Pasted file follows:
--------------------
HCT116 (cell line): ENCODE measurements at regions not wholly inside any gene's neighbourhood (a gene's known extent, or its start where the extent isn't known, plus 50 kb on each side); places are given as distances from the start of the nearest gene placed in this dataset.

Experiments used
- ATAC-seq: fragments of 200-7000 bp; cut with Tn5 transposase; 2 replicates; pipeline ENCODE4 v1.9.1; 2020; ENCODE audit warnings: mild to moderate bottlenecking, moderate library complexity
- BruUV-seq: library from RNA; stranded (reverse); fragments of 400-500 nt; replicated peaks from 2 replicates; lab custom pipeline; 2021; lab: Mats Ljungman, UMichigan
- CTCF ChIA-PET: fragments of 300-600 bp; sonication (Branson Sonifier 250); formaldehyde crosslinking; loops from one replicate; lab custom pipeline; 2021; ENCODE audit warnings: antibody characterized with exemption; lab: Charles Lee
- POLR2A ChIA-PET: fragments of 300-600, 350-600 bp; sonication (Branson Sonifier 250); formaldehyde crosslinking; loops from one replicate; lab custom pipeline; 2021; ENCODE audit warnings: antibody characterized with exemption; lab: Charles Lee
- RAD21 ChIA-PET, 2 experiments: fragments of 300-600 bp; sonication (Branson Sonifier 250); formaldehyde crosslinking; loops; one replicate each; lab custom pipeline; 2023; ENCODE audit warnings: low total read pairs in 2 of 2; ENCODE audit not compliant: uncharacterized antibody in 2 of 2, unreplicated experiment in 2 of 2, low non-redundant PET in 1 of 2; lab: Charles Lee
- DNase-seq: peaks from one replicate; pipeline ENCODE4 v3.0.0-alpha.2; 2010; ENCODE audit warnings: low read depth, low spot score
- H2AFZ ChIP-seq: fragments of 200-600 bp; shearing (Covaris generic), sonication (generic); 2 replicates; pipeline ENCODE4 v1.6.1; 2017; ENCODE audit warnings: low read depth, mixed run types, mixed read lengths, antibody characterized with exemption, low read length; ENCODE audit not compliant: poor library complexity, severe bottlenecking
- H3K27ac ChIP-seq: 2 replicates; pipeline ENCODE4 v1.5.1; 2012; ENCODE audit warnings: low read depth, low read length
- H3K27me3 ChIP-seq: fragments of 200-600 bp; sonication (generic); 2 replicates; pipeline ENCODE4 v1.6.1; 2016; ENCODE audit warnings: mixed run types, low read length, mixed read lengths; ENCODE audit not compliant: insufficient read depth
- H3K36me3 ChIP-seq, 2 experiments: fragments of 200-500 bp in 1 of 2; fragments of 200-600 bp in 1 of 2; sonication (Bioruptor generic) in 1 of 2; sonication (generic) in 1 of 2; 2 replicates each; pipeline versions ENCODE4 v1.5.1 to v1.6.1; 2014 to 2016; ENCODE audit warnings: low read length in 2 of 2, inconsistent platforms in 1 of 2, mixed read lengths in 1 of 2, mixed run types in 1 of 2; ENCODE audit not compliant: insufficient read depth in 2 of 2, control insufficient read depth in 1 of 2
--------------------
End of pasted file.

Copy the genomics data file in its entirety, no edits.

HCT116 (cell line): ENCODE measurements at regions not wholly inside any gene's neighbourhood (a gene's known extent, or its start where the extent isn't known, plus 50 kb on each side); places are given as distances from the start of the nearest gene placed in this dataset.

Experiments used
- ATAC-seq: fragments of 200-7000 bp; cut with Tn5 transposase; 2 replicates; pipeline ENCODE4 v1.9.1; 2020; ENCODE audit warnings: mild to moderate bottlenecking, moderate library complexity
- BruUV-seq: library from RNA; stranded (reverse); fragments of 400-500 nt; replicated peaks from 2 replicates; lab custom pipeline; 2021; lab: Mats Ljungman, UMichigan
- CTCF ChIA-PET: fragments of 300-600 bp; sonication (Branson Sonifier 250); formaldehyde crosslinking; loops from one replicate; lab custom pipeline; 2021; ENCODE audit warnings: antibody characterized with exemption; lab: Charles Lee
- POLR2A ChIA-PET: fragments of 300-600, 350-600 bp; sonication (Branson Sonifier 250); formaldehyde crosslinking; loops from one replicate; lab custom pipeline; 2021; ENCODE audit warnings: antibody characterized with exemption; lab: Charles Lee
- RAD21 ChIA-PET, 2 experiments: fragments of 300-600 bp; sonication (Branson Sonifier 250); formaldehyde crosslinking; loops; one replicate each; lab custom pipeline; 2023; ENCODE audit warnings: low total read pairs in 2 of 2; ENCODE audit not compliant: uncharacterized antibody in 2 of 2, unreplicated experiment in 2 of 2, low non-redundant PET in 1 of 2; lab: Charles Lee
- DNase-seq: peaks from one replicate; pipeline ENCODE4 v3.0.0-alpha.2; 2010; ENCODE audit warnings: low read depth, low spot score
- H2AFZ ChIP-seq: fragments of 200-600 bp; shearing (Covaris generic), sonication (generic); 2 replicates; pipeline ENCODE4 v1.6.1; 2017; ENCODE audit warnings: low read depth, mixed run types, mixed read lengths, antibody characterized with exemption, low read length; ENCODE audit not compliant: poor library complexity, severe bottlenecking
- H3K27ac ChIP-seq: 2 replicates; pipeline ENCODE4 v1.5.1; 2012; ENCODE audit warnings: low read depth, low read length
- H3K27me3 ChIP-seq: fragments of 200-600 bp; sonication (generic); 2 replicates; pipeline ENCODE4 v1.6.1; 2016; ENCODE audit warnings: mixed run types, low read length, mixed read lengths; ENCODE audit not compliant: insufficient read depth
- H3K36me3 ChIP-seq, 2 experiments: fragments of 200-500 bp in 1 of 2; fragments of 200-600 bp in 1 of 2; sonication (Bioruptor generic) in 1 of 2; sonication (generic) in 1 of 2; 2 replicates each; pipeline versions ENCODE4 v1.5.1 to v1.6.1; 2014 to 2016; ENCODE audit warnings: low read length in 2 of 2, inconsistent platforms in 1 of 2, mixed read lengths in 1 of 2, mixed run types in 1 of 2; ENCODE audit not compliant: insufficient read depth in 2 of 2, control insufficient read depth in 1 of 2